Assembly Speaker Sheldon Silver In the part of the city represented in Albany by the man who helped give control of the city schools to Mayor Bloomberg, both community boards are asking lawmakers to take some of that power away. Community Board 1, one of two boards in Assembly Speaker Sheldon Silver's downtown Manhattan district, passed a set of resolutions last Tuesday that advise lawmakers to alter mayoral control in the city dramatically. In addition to calling on lawmakers to empower district parent councils and place checks on the mayor's authority, CB 1 endorsed the recommendations put forth in March by the Parent Commission on School Governance. The Parent Commission, which draws its members from across the city, is calling on state lawmakers to slash the number of mayoral appointees to the city school board and shift more power to parents. CB1's set of resolutions got a couple of press mentions last week, at the same time as another community board resolution against the current form of mayoral control slipped under the radar. Members of Community Board 3, which covers Chinatown and the Lower East Side, voted unanimously (with one abstention) to endorse the Parent Commission's recommendations. Together, CB 1 and CB 3 make up the entirety of Silver's 64th Assembly District. With just eight weeks until state lawmakers' deadline to decide what to do about mayoral control, the resolutions place Silver in the difficult position of having brokered the deal that gave Bloomberg control over the schools but representing politically engaged constituents who wish he hadn't.
Assemblyman James Brennan A state lawmaker who has vocally opposed Mayor Bloomberg’s control of city schools announced today that he plans to introduce a bill laying out an alternative governing structure for school system. Assemblyman James Brennan wants New York City’s school governance structure to look more like that of Boston, where mayoral control faces built-in “checks and balances,” his office announced today. Under Brennan’s proposal, which the Post first reported last week, the city’s Board of Education, currently known as the Panel for Educational Policy, would retain its balance of seven mayoral appointees and one appointee each from the five borough presidents. But the mayor's appointees would have to come from a pool of 14 names nominated by a 13-person panel representing a wide range of constituencies, including parents, teachers, administrators, the business community, and others. The mayor would also be allowed to appoint members of the nominating committee. The complicated nominating system resembles the one proposed in March by Comptroller William Thompson, who is running for mayor. Brennan's bill is likely to end up being largely symbolic, even as the deadline for state lawmakers to decide the fate of mayoral control is now just eight weeks away, according to Peter Goodman, a longtime United Federation of Teachers member who worked on the UFT’s proposal for revamping mayoral control.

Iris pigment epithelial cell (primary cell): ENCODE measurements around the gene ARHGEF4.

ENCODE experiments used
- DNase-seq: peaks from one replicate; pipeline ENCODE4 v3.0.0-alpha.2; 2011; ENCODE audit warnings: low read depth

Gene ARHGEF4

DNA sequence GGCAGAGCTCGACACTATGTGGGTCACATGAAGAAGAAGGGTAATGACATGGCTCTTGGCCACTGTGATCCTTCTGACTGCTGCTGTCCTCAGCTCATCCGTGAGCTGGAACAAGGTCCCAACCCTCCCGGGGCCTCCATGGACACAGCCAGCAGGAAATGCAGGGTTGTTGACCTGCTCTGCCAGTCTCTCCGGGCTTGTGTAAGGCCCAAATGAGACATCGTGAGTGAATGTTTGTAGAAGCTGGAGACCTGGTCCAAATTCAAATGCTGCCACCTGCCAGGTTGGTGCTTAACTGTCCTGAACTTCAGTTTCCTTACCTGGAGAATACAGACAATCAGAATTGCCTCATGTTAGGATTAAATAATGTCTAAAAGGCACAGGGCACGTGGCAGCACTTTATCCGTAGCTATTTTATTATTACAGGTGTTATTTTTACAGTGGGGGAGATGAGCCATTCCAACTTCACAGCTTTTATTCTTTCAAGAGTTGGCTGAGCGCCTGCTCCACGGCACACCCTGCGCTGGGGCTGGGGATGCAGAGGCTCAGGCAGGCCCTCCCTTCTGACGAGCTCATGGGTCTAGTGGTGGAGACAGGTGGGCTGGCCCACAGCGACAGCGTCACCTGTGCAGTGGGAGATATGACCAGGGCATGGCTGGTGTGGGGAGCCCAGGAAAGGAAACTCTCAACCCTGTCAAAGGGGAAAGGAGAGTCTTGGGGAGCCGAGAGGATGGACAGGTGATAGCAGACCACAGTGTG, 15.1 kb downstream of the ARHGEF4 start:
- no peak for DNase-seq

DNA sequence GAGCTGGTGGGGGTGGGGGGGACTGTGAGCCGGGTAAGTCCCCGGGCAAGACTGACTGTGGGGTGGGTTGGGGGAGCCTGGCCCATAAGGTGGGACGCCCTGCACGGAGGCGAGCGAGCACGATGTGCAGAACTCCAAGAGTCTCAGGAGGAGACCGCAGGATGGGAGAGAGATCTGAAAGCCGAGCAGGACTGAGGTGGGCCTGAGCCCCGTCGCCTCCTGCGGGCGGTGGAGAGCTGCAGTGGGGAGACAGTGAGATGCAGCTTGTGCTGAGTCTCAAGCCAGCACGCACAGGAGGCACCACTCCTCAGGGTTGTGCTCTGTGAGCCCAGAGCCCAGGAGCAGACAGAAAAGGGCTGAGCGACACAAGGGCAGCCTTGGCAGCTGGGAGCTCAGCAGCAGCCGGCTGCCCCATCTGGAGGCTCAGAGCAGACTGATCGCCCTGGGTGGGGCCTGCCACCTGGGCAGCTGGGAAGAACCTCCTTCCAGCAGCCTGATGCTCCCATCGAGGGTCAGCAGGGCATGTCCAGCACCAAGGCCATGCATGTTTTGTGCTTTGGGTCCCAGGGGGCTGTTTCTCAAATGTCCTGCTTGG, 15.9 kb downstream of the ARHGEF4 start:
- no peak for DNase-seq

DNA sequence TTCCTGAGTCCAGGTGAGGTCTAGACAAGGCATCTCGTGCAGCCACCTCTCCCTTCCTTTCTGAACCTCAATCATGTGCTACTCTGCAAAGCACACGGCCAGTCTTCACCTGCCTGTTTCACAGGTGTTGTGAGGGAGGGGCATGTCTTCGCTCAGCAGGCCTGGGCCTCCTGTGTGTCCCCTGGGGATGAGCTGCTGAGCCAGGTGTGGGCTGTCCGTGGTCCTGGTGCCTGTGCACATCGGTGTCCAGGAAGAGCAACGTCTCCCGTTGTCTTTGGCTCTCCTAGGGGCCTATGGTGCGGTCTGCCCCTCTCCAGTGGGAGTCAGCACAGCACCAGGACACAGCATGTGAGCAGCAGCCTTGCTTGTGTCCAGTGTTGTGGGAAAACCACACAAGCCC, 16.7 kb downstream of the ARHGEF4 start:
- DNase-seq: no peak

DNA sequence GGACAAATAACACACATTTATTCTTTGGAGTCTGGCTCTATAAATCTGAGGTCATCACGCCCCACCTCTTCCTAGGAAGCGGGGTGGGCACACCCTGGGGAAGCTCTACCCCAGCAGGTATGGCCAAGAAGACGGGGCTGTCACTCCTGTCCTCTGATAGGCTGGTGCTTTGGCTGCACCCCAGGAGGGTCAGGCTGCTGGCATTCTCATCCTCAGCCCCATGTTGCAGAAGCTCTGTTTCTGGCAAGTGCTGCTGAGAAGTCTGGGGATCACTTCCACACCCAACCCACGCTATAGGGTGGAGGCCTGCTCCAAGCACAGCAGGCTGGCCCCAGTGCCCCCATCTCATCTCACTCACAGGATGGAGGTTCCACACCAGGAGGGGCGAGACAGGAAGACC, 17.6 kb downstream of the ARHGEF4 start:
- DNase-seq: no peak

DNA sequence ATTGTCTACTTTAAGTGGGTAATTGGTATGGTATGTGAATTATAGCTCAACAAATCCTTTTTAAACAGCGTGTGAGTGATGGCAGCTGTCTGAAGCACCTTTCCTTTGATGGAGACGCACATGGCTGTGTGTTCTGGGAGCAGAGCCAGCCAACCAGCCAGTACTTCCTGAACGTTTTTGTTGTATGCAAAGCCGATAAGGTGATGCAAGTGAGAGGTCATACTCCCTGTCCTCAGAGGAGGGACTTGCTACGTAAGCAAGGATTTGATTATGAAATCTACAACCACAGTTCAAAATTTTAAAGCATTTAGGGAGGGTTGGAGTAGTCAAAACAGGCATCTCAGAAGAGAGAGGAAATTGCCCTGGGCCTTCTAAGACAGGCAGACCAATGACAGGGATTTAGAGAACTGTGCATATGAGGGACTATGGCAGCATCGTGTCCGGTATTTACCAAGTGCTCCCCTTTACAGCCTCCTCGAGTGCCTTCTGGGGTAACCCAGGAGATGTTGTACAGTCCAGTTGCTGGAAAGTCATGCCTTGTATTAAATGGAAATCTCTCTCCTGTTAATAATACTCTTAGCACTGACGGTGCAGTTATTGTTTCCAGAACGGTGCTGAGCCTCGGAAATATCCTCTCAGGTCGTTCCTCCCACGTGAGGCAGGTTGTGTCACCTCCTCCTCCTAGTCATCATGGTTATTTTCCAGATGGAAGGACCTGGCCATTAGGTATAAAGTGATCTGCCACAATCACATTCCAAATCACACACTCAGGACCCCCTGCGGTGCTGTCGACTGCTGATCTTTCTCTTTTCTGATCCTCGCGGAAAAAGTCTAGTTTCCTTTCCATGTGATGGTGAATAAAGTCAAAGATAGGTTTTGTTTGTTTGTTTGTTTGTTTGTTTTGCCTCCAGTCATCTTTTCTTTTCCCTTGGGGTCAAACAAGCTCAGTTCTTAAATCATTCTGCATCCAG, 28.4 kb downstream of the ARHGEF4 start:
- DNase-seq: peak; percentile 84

PHOTO: Hayleigh ColomboA child at play. Photo by ##http://www.flickr.com/photos/admiretime/##admiretime##, via Flickr An Upper West Side mom and education researcher is arguing that her son and his classmates need an active, outdoor recess — even when it's very cold outside. Anne Feighery said she noticed that her second-grade son was coming home grumpy every day from PS 166 this winter. Feighery, who is an education researcher and doctoral fellow at Columbia University's Teachers College, told me she identified the reason for her son's bad mood when she realized that he hadn't been outside to play in days because PS 166 keeps students indoors for recess when the temperature drops below 40 degrees. Feighery said the indoor recess PS 166 offered instead was inadequate to meet children's needs. During a 6-week span when he didn't go outside this winter, her 8-year-old son got hurt during indoor playtime as his fellow students' pent-up energy turned indoor games violent, she said. “We began talking about it with other friends who have children in other schools and a lot of people have this problem—it wasn’t unique to us,” Feighery said.